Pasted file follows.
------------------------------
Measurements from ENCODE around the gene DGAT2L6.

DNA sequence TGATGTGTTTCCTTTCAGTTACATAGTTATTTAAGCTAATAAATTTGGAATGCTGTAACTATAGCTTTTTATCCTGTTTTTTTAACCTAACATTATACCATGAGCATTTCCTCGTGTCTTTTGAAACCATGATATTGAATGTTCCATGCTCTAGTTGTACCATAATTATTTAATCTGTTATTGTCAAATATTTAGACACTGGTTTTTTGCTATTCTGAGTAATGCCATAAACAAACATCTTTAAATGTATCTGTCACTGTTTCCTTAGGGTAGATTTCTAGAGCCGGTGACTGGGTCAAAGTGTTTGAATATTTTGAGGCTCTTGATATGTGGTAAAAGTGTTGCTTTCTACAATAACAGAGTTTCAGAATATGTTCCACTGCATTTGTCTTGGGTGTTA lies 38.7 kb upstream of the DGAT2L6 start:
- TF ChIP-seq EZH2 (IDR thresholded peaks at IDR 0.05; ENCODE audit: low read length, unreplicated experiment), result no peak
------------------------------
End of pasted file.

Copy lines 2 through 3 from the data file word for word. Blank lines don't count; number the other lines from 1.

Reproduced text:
DNA sequence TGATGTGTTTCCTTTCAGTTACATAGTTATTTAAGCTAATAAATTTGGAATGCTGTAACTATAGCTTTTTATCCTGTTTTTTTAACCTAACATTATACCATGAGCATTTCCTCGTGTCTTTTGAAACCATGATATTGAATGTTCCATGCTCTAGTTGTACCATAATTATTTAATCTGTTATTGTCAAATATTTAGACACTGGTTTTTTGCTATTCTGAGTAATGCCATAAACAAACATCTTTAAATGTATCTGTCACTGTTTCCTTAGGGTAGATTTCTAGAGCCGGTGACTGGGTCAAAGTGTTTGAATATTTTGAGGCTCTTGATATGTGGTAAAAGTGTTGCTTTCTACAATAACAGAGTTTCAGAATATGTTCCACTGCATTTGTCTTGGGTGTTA lies 38.7 kb upstream of the DGAT2L6 start:
- TF ChIP-seq EZH2 (IDR thresholded peaks at IDR 0.05; ENCODE audit: low read length, unreplicated experiment), result no peak